One of the common reasons for people quitting the office for a remote job is avoiding the commute to and from work. No more waiting for a delayed train or stuck in traffic queues.
If you have worked in an office, you will have spent time staring out of the train or bus window, wishing to escape and be somewhere else. If these reasons to quit the office for a remote job sound attractive, then it’s time to think about your future.
More time to do the things you love
The daily commute can add 1 to 2 hours on to your working day, and by the time you arrive home from the office, you’re too exhausted to do anything, other than lay on the sofa, eat and watch TV.
When working remotely, you can put the commuting time to good use – spend time on your passions, exercise, have a leisurely breakfast, read, wake up naturally. All of these are ways to reduce work-related stress.
The goal is to find a remote job with an employer who is flexible with your working hours. Fully remote companies will realise the benefits of having a flexible work routine, so you have more time to do the things you love.
Being able to plan your work around your lifestyle is a game-changer.
Avoid office politics
Office politics is one of the biggest stress factors at work. You’re working with people who have different personalities. There are debates around the office being too warm, or cold depending on the time of the year.
Some colleagues will be sociable in the morning, while others are moody until lunchtime. Everyone reacts differently to certain work situations.
In many offices, you can spend hours of your working day stuck in meetings. Compare this with full remote companies who communicate using tools like Slack. Weekly update meetings are time-limited and in the comfort of your home.
While there are noise distractions at home, in coffee shops and co-working spaces, these can be easily blocked out using noise-cancelling headphones. Most companies do not allow their employees to wear gear like this due to health and safety reasons.
So, any noisy distractions like work colleagues are difficult to block out, and the office environment affects productivity.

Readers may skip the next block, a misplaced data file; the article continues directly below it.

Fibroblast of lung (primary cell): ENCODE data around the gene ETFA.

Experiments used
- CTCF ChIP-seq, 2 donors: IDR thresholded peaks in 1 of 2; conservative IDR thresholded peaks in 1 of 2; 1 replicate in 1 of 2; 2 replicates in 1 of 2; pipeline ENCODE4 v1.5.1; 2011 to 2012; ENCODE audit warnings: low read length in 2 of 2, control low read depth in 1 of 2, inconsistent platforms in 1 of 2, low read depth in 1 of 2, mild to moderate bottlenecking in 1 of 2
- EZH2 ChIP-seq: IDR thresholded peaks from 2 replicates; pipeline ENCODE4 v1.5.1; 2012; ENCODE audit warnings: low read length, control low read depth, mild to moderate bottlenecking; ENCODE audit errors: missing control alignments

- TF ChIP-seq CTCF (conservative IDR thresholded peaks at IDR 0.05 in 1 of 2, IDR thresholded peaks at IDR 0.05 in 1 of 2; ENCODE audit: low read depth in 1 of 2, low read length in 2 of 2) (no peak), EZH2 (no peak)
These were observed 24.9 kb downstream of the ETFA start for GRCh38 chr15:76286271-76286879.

You’re working in an office where you are expected to sit down and work for 8 hours, with just a lunch break. Of course, performance is going to be affected. Working remotely allows you to create a work schedule that suits your daily routine, including regular breaks.
A survey conducted by Connect Solutions reported that those who work remotely, 77% stated they were more productive, and 30% stated they accomplished more in less time than when they worked in an office.
Having a work-life balance is a benefit of a remote job and fully remote companies realise the need to keep their workforce healthy and happy.
Rather than commuting, you have the option of exercising and taking regular breaks to help you keep moving. One of the biggest changes observed when you transition into a remote job, is you have more time in your day to get out for fresh air, to stretch your legs and exercise.
According to the Office of National Statistics, the number of people taking sick days has halved since 1993. Experts suggest the shifting work culture to remote working is one of the reasons for the decrease.
Let’s be honest, you go to work when you’re sick because of a fear of judgment from your boss, and this only makes the situation worse as colleagues also contract your illness, sending sick levels up.
Disadvantages of a remote job
There are certain disadvantages of a remote job, from the isolation of working alone, to feeling that you’re always switched-on for work. Some employers can take advantage of this.
You must have a reliable internet connection because if you are unable to work remotely then this will have an impact on you being able to carry out the duties and could result in you losing your job.
It will take you time to adjust to working from home and making sure that you have a good set-up and routine so you can work to a high standard.